Map Action
Context-sensitive actions that can be taken based on elements encountered while exploring (e.g. opening a door, examining a discovered trap, etc.).

Move and Technique actions generally cost a single action.  Most Map actions can be performed for free, but some specific ones (like disarming traps) cost one action as well.  The player is free to have their characters perform their actions in any order they like until all available actions have been taken.

The game’s basic gameplay setup creates some interesting challenges.  Since each of your GuildKnights can move and act independently, they can be scattered across different sections of the map.  We need a good way to enable the player to keep track of everyone and bounce between them as needed.  Also, the fact that movement is turn-based stands to make the navigation of large areas somewhat tedious…

I’ve got a few ideas about how to handle these and once I’ve tried a few out and have found some success (or fallen flat on my face) I’ll report back with an update!

2017-02-13T05:08:25+00:00July 12th, 2013|GuildKnights|

What is GuildKnights?

GuildKnights is Neo-Blue’s first game and I wanted to take some time to share a little info on the basic concept for the project.

GuildKnights is a turn-based strategy role-playing game.  In it, you’ll create your own Guild and recruit a collection of GuildKnights that you can send out on adventures to various locations.  As your Guild gains notoriety, you’ll gain access to far off and exotic locations where even greater peril and fortune await.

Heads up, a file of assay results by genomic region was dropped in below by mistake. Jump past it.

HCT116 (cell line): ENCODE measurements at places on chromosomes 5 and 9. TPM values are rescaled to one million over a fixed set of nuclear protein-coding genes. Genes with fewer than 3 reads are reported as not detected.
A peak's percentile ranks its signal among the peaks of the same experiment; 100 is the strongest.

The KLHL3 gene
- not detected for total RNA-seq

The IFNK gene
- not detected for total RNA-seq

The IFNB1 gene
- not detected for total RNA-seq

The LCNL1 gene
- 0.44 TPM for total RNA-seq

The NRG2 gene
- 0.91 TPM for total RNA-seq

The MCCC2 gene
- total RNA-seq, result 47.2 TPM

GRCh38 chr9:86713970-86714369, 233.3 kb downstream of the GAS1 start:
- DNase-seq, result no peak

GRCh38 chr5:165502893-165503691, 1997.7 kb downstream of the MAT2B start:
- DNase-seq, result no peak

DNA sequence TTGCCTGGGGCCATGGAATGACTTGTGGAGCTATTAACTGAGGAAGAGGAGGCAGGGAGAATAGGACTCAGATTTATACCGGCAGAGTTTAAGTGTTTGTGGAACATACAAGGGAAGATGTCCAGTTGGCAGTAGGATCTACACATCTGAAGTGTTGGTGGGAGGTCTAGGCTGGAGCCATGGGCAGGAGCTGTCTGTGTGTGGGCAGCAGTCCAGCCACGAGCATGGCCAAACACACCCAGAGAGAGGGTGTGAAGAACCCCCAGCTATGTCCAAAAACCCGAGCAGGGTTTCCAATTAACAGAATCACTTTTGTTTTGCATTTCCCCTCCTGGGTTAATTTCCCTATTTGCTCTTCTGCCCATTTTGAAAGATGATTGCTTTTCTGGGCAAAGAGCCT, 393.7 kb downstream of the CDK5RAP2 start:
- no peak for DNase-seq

Each GuildKnight is a customizable player-created character.  You’ll be able to set the name, race, gender and basic appearance, and colors for each of your recruited GuildKnights.  In addition to this, you’ll be able to select personality traits that will affect how your GuildKnights interact with one another as well as NPCs during story events.

Gameplay centers around sending a party of four GuildKnights to explore a given location.  There’s a strong focus on risk versus reward and every danger your party encounters increases their chances of finding more and better treasure.  The maps that your party will explore will be randomly generated in order to create unique layouts on repeat visits.  The goal of each stage is to navigate your party to the stage’s exit.  Along the way, your party will encounter various monsters, traps, treasures and character events.

Upon reaching the map exit you’ll have the option to leave with what you’ve found or press onward depths of the zone.  The deeper your party goes, the more lucrative the fruits of their exploits will be but defeated party members forfeit all of their collected treasures!  The deepest depths of each locale hide fantastic riches, unimaginable dangers and dark secrets.  Only the most stalwart GuildKnights will be able forge a path of discovery and return to tell the tale…

The project is currently in pre-alpha and we’ll be able to share more details on the setting, story, and gameplay systems as development moves forward.  We’ll have more to share soon!

2016-12-19T03:58:35+00:00June 28th, 2013|GuildKnights|

Press Start

Hey hey!

Welcome and thanks for taking the time to visit our humble little slice of the internet.

We’re a small development team working on our first project; an SRPG / Dungeon Crawler called GuildKnights.  This site will log our progress and offer insight into our development process from time-to-time.  As we move forward and the site grows, we’ll be adding more project media, new game info, and eventually playable web games!

If you find yourself with some free time during a coffee break or while waiting for your favorite game to load, drop back by and check us out!

2016-12-19T03:58:35+00:00June 21st, 2013|Site News|